The Miseducation Of Cameron Post

Benefit Screening for the Ten Oaks Project. All seats $12.

Writer/director Desiree Akhavan, whose 2014 film Appropriate Behavior was a loose, autobiographical jaunt through queer women’s experiences in New York City, could not have picked a more different approach for her second feature, The Miseducation Of Cameron Post (winner of the Grand Jury Prize at Sundance 2018). An adaptation of Emily M. Danforth’s popular novel, the film takes place in 1990s Montana, mostly in an isolated teen residential program that implements Evangelical Christian, anti-queer ‘reparative’ therapy.

Poster for the gay-therapy drama The Miseducation Of Cameron PostI had been worried in the lead-up that Chloë Grace Moretz would be too femme to play Cameron, who is a butch athlete in the book. But Moretz’s appalled face in reaction to the program’s dogma, along with her other responses to life in the facility, won me over. A poker-faced “Good” is how Cameron invariably replies to staff questions about how she’s progressing. After Erin, a fellow ‘disciple’ in the program, catches her shoplifting, Cameron quickly adds a disingenuous, “I feel so ashamed”, to keep Erin from telling staff.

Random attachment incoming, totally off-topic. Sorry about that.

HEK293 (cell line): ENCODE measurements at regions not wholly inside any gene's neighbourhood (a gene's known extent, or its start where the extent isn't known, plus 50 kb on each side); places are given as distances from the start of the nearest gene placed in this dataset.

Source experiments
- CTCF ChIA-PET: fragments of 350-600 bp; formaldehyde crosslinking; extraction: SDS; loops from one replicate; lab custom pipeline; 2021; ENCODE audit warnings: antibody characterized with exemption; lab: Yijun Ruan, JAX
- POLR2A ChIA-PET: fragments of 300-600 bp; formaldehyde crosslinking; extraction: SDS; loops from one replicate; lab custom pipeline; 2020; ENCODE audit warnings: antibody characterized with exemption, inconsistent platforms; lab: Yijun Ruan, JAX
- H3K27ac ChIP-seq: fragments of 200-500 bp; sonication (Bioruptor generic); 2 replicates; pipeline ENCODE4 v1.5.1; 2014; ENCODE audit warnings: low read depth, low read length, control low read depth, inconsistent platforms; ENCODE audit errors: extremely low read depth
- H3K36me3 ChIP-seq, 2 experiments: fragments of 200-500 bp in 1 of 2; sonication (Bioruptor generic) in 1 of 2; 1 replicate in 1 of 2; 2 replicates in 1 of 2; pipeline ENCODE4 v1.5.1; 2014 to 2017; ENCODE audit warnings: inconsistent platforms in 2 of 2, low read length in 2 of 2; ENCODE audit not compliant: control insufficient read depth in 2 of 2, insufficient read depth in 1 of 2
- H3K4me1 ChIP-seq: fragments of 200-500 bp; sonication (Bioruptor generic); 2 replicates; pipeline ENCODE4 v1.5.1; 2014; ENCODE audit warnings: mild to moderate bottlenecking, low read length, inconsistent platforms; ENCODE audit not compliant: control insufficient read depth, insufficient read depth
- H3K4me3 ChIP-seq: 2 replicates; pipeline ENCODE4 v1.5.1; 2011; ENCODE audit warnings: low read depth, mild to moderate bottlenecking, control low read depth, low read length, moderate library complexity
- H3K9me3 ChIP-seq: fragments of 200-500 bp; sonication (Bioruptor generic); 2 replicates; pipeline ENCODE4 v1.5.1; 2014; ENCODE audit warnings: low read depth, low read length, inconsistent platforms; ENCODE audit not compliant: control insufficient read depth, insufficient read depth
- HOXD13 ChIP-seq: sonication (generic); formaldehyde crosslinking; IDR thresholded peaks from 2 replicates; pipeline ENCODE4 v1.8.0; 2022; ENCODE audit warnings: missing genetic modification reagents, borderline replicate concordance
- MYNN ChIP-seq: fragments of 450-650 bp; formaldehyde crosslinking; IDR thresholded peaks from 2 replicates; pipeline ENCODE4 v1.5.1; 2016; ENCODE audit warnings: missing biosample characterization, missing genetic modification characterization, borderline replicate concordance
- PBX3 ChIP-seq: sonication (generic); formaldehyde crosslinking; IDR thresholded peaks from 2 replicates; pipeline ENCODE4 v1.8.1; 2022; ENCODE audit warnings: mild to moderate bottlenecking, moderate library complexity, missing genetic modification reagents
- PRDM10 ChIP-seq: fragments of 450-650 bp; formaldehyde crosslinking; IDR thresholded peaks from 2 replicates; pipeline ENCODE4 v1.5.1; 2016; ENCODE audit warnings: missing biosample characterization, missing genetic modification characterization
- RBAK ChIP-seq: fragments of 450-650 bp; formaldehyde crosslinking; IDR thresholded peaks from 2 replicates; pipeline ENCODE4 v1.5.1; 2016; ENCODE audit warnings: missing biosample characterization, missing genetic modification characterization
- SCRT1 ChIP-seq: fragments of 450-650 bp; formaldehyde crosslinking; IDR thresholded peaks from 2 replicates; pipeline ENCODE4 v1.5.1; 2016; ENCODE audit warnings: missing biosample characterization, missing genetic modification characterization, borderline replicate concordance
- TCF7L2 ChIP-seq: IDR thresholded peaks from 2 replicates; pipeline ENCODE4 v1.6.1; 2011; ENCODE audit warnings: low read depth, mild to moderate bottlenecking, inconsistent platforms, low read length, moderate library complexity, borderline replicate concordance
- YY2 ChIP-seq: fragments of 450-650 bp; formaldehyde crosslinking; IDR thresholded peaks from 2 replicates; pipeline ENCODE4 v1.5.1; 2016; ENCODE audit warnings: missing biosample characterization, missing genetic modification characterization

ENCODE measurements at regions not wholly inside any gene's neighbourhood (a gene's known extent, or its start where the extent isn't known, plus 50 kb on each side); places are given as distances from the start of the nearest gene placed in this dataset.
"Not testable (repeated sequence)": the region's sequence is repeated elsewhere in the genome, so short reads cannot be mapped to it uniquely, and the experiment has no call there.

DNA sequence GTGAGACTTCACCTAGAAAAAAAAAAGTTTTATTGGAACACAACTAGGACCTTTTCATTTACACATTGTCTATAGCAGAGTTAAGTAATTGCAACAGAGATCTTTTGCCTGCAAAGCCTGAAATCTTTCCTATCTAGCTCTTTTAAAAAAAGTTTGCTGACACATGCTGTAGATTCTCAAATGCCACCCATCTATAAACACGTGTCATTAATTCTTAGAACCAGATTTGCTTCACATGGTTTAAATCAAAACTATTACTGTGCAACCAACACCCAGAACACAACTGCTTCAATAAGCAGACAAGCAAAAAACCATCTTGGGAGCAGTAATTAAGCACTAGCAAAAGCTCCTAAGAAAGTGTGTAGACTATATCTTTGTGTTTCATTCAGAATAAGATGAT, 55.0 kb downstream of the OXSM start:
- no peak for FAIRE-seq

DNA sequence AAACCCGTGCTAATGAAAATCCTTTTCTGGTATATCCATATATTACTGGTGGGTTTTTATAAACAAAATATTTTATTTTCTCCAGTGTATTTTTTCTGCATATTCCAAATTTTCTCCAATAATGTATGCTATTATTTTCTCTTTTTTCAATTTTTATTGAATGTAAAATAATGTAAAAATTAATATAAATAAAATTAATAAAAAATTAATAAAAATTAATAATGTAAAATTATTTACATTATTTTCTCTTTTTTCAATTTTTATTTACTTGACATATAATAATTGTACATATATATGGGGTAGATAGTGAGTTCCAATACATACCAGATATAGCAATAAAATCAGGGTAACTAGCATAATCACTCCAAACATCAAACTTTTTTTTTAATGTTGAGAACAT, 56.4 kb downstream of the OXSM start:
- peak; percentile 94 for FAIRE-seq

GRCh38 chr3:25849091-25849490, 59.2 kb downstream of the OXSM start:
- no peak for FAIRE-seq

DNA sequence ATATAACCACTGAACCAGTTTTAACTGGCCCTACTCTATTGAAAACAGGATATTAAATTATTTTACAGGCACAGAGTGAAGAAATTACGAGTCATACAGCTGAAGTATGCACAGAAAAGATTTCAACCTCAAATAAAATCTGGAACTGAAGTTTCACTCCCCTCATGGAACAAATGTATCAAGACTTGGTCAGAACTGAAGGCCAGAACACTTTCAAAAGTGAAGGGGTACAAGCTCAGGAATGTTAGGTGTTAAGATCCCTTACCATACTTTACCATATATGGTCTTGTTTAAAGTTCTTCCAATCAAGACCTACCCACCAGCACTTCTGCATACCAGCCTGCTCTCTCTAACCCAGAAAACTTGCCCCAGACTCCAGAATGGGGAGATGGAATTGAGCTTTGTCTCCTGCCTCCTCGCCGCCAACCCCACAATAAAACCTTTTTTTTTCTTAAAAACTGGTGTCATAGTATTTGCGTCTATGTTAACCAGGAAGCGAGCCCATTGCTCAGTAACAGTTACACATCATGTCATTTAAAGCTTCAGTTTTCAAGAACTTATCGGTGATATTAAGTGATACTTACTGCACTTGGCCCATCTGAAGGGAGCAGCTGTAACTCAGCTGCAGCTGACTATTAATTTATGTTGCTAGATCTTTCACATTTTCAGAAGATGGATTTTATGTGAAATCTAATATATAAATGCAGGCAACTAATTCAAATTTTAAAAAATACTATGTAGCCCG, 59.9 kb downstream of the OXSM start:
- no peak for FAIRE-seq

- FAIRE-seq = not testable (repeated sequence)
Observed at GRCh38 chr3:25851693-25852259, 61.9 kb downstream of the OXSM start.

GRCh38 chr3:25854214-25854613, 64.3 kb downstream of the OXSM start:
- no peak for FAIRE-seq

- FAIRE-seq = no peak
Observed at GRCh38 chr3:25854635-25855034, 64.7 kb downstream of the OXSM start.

Sasha Lane proves a delightful comic presence as Jane, another resistant teen at the facility. Her skeptical, liquid stares say as much as her expertly delivered punchlines.

The repressive setting would, in a less nuanced film, be a site of unadulterated horror. But Cameron, Jane, and Adam (Forrest Goodluck), like queer people through the ages, find ways to bond, joke, and help each other through the circumstances. When something terrible does happen, the experience cements the three together with newfound determination.

– Ren Jender, The Village Voice

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